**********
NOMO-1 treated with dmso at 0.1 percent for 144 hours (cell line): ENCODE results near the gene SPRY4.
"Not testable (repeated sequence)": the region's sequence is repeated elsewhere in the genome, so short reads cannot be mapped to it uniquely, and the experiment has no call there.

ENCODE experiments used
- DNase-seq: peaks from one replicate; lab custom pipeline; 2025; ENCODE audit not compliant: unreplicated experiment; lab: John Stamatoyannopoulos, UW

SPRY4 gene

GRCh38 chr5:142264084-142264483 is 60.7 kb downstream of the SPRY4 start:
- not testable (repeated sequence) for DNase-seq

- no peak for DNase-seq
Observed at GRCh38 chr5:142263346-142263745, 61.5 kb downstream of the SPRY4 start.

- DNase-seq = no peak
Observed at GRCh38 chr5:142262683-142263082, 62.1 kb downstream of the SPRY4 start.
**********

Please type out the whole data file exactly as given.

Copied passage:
NOMO-1 treated with dmso at 0.1 percent for 144 hours (cell line): ENCODE results near the gene SPRY4.
"Not testable (repeated sequence)": the region's sequence is repeated elsewhere in the genome, so short reads cannot be mapped to it uniquely, and the experiment has no call there.

ENCODE experiments used
- DNase-seq: peaks from one replicate; lab custom pipeline; 2025; ENCODE audit not compliant: unreplicated experiment; lab: John Stamatoyannopoulos, UW

SPRY4 gene

GRCh38 chr5:142264084-142264483 is 60.7 kb downstream of the SPRY4 start:
- not testable (repeated sequence) for DNase-seq

- no peak for DNase-seq
Observed at GRCh38 chr5:142263346-142263745, 61.5 kb downstream of the SPRY4 start.

- DNase-seq = no peak
Observed at GRCh38 chr5:142262683-142263082, 62.1 kb downstream of the SPRY4 start.